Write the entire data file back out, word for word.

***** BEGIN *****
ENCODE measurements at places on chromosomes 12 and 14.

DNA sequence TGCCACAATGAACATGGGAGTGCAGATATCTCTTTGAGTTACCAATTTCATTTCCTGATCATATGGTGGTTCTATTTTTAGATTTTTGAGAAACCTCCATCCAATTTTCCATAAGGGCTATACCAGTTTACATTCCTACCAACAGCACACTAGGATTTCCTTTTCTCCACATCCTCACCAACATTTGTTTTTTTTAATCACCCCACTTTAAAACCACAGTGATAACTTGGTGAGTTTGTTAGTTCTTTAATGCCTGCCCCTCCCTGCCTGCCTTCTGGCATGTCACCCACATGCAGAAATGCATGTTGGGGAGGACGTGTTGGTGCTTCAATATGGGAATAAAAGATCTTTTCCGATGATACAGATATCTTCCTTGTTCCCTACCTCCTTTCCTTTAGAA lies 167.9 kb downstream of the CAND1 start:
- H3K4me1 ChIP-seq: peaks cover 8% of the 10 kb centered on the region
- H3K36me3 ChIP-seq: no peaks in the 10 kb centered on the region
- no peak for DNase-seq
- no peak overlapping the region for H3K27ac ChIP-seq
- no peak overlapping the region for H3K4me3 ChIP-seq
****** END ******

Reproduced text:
ENCODE measurements at places on chromosomes 12 and 14.

DNA sequence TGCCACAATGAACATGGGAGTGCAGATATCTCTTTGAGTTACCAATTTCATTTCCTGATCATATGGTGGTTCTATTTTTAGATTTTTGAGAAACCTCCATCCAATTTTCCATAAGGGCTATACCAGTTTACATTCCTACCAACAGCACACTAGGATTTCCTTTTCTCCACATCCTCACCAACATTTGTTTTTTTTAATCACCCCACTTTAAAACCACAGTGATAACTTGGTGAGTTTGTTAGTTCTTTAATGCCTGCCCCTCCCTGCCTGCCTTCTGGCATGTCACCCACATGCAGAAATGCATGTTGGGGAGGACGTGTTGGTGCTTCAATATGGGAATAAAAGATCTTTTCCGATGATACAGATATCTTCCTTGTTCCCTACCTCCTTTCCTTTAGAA lies 167.9 kb downstream of the CAND1 start:
- H3K4me1 ChIP-seq: peaks cover 8% of the 10 kb centered on the region
- H3K36me3 ChIP-seq: no peaks in the 10 kb centered on the region
- no peak for DNase-seq
- no peak overlapping the region for H3K27ac ChIP-seq
- no peak overlapping the region for H3K4me3 ChIP-seq